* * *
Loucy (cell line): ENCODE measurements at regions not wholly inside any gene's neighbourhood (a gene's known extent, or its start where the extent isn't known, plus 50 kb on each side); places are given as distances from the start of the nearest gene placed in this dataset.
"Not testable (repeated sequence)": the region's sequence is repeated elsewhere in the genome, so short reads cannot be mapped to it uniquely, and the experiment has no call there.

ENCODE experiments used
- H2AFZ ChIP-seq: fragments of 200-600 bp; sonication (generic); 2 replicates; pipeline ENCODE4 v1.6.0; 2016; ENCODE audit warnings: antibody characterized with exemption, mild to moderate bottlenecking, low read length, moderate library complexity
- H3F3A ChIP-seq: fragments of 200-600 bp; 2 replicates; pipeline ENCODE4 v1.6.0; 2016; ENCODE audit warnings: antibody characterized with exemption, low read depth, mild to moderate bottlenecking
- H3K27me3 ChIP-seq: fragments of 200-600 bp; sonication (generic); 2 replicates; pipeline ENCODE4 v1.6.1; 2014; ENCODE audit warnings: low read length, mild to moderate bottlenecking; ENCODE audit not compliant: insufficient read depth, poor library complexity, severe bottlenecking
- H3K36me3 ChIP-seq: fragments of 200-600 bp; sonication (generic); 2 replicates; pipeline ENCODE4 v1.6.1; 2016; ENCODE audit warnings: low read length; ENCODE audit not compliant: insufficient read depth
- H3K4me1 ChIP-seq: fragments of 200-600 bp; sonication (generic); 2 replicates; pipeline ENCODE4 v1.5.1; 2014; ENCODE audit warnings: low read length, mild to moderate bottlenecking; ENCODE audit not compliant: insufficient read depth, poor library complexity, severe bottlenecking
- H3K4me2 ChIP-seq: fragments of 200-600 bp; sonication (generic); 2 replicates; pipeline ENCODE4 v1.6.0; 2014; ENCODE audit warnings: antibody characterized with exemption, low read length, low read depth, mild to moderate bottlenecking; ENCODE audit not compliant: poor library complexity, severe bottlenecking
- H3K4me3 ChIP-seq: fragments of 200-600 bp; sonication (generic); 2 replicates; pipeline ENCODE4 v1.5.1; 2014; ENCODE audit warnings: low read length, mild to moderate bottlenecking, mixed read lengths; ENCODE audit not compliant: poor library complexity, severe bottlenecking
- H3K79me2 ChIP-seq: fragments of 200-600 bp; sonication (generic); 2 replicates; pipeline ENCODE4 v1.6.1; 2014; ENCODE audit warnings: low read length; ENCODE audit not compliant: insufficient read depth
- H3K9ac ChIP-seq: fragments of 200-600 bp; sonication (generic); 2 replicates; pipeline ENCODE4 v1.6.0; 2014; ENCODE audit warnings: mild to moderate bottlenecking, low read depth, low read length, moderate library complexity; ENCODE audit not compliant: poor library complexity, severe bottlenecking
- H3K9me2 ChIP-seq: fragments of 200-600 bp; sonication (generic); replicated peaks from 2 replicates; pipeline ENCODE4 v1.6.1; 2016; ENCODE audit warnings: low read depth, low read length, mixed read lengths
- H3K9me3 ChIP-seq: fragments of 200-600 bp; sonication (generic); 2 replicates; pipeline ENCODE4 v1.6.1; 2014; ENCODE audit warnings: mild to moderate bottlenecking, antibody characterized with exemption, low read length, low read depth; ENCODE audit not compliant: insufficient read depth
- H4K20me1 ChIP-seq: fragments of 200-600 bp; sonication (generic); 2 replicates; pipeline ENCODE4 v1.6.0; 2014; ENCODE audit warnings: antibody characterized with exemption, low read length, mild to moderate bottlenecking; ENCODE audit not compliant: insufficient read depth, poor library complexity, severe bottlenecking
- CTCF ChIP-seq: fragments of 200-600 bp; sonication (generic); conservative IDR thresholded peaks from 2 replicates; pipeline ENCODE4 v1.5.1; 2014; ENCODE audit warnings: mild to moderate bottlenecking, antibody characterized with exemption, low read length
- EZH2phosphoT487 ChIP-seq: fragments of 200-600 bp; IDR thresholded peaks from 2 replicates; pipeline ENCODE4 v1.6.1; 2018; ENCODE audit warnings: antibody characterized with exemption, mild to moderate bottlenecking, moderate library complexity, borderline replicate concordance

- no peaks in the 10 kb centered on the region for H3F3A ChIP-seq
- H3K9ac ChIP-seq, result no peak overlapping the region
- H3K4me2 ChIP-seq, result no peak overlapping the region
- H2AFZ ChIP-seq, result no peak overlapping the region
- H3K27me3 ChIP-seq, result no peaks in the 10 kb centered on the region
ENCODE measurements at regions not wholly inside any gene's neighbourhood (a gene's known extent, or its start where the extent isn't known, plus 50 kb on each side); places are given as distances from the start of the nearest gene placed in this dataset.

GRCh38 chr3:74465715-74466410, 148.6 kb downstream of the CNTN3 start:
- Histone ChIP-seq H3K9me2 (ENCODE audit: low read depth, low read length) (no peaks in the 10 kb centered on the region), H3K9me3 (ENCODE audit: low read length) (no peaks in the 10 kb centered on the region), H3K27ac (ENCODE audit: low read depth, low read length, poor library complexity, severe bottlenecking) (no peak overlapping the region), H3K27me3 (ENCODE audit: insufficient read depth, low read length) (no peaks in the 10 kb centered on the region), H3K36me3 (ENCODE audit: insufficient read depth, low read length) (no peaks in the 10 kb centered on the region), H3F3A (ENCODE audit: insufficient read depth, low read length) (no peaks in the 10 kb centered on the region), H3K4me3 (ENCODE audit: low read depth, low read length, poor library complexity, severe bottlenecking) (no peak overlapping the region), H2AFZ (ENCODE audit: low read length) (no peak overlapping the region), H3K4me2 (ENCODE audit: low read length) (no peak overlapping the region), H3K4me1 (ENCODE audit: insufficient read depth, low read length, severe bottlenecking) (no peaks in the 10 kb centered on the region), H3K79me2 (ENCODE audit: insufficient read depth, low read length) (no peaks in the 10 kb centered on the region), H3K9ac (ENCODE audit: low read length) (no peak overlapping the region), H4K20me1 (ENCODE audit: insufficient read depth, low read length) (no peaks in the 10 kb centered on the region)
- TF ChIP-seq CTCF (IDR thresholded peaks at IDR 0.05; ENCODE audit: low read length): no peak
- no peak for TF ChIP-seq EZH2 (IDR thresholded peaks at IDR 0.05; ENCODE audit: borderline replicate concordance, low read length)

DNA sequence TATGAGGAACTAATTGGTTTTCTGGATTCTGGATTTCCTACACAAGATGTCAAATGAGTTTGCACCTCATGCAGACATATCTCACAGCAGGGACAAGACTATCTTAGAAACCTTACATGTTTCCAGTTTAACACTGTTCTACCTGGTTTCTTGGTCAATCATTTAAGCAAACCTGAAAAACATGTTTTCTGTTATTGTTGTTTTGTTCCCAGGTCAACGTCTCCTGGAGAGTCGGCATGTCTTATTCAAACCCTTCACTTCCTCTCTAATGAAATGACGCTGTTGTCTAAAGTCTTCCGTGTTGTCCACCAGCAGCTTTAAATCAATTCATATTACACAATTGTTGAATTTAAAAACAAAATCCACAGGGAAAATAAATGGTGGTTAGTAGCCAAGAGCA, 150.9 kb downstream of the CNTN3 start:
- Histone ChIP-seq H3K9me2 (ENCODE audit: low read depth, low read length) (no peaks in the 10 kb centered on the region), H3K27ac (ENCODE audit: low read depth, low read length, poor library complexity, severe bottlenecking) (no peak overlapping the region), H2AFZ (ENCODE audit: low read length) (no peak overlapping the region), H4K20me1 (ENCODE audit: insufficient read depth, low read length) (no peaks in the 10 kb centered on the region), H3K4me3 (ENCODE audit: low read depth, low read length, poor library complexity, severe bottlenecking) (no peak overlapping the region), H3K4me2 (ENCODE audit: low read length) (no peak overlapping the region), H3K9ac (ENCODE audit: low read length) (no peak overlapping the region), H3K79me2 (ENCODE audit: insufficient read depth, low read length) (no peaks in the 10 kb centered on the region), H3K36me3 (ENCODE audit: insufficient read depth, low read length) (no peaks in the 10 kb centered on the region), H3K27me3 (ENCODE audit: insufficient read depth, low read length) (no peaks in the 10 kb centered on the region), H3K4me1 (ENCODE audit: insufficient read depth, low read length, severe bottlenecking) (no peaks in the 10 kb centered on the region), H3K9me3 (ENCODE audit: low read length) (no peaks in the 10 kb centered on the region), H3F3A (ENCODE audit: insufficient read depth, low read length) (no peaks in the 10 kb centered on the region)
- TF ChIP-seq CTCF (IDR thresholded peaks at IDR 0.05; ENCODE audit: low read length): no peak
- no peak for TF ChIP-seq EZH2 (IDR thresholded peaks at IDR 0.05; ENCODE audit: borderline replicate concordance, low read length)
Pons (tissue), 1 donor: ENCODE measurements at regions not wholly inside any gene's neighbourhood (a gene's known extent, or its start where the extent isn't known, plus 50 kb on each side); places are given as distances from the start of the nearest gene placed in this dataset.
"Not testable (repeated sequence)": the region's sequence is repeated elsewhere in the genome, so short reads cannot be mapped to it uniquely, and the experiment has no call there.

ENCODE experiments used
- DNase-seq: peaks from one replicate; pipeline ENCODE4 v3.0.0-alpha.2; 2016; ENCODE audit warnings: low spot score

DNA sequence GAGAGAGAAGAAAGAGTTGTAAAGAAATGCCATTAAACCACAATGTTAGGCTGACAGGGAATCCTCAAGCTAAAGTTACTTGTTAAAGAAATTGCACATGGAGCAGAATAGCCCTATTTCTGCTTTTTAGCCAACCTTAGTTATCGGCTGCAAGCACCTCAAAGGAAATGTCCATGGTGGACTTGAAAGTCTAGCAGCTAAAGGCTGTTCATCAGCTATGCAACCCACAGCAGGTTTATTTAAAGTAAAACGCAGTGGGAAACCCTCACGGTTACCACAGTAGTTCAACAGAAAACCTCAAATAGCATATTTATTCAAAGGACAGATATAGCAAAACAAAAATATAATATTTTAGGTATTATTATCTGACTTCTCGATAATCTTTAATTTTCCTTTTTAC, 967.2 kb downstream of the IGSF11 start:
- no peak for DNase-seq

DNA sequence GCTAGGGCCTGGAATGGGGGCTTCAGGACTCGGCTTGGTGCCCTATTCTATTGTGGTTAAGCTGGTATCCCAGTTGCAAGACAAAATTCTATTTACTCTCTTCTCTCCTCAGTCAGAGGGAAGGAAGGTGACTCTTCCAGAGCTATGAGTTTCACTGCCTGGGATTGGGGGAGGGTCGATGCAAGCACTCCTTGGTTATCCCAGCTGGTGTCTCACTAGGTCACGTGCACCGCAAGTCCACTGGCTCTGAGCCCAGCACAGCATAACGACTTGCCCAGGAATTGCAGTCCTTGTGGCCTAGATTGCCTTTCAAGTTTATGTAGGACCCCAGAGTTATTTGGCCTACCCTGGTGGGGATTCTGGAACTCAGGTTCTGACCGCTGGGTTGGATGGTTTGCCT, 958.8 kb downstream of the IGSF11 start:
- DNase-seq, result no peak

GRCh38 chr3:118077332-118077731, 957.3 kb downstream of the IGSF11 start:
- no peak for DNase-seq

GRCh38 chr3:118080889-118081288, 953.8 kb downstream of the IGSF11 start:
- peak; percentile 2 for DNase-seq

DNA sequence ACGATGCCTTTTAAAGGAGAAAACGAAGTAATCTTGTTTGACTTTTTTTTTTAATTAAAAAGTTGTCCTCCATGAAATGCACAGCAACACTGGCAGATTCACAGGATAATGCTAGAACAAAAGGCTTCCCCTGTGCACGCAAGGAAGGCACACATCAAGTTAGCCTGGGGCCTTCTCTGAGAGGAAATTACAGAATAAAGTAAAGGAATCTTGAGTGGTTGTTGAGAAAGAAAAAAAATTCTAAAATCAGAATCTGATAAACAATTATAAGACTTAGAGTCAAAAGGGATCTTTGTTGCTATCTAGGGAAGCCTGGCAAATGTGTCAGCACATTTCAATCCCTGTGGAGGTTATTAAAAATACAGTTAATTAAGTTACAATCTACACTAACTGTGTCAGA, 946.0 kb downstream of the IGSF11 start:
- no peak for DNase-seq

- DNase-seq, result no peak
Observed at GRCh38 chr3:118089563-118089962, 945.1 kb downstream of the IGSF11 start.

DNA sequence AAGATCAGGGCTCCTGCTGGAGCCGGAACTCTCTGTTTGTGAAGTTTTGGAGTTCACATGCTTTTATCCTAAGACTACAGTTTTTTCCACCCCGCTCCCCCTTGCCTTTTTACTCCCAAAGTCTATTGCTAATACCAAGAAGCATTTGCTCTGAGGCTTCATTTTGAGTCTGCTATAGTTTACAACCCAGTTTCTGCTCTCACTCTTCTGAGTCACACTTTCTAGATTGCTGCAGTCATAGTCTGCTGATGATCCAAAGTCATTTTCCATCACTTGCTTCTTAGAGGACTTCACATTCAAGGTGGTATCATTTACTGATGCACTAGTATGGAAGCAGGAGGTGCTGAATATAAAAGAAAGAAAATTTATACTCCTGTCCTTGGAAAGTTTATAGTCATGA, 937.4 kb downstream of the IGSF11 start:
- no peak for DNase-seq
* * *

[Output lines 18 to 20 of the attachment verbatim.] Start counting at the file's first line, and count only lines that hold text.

- no peaks in the 10 kb centered on the region for H3F3A ChIP-seq
- H3K9ac ChIP-seq, result no peak overlapping the region
- H3K4me2 ChIP-seq, result no peak overlapping the region